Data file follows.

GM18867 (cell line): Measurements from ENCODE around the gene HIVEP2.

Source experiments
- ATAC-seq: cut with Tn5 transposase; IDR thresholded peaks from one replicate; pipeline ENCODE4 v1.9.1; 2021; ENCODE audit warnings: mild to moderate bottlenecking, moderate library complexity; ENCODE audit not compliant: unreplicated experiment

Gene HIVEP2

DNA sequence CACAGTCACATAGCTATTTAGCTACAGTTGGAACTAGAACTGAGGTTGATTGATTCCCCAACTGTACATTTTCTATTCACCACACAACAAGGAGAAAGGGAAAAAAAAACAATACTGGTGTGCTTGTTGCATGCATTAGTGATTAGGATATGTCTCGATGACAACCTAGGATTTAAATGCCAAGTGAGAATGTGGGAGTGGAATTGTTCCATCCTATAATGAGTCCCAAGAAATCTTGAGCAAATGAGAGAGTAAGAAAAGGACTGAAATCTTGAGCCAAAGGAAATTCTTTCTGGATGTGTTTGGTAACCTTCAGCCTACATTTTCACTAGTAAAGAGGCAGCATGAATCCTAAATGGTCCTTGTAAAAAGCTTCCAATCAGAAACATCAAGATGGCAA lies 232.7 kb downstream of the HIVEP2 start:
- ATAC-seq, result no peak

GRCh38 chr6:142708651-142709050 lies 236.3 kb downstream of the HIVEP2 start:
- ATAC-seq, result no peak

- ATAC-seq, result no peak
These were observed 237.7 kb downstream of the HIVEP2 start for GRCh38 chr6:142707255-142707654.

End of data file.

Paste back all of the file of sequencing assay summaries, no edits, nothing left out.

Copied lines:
GM18867 (cell line): Measurements from ENCODE around the gene HIVEP2.

Source experiments
- ATAC-seq: cut with Tn5 transposase; IDR thresholded peaks from one replicate; pipeline ENCODE4 v1.9.1; 2021; ENCODE audit warnings: mild to moderate bottlenecking, moderate library complexity; ENCODE audit not compliant: unreplicated experiment

Gene HIVEP2

DNA sequence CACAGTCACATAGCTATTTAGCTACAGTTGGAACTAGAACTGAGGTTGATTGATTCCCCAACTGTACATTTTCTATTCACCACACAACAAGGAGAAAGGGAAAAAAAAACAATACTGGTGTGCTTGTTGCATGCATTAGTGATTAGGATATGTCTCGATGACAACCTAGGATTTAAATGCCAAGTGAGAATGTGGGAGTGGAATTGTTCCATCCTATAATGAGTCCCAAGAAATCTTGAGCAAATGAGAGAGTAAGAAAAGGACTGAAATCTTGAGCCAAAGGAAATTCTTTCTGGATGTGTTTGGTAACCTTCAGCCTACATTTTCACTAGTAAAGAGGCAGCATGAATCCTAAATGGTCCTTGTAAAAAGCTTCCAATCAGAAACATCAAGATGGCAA lies 232.7 kb downstream of the HIVEP2 start:
- ATAC-seq, result no peak

GRCh38 chr6:142708651-142709050 lies 236.3 kb downstream of the HIVEP2 start:
- ATAC-seq, result no peak

- ATAC-seq, result no peak
These were observed 237.7 kb downstream of the HIVEP2 start for GRCh38 chr6:142707255-142707654.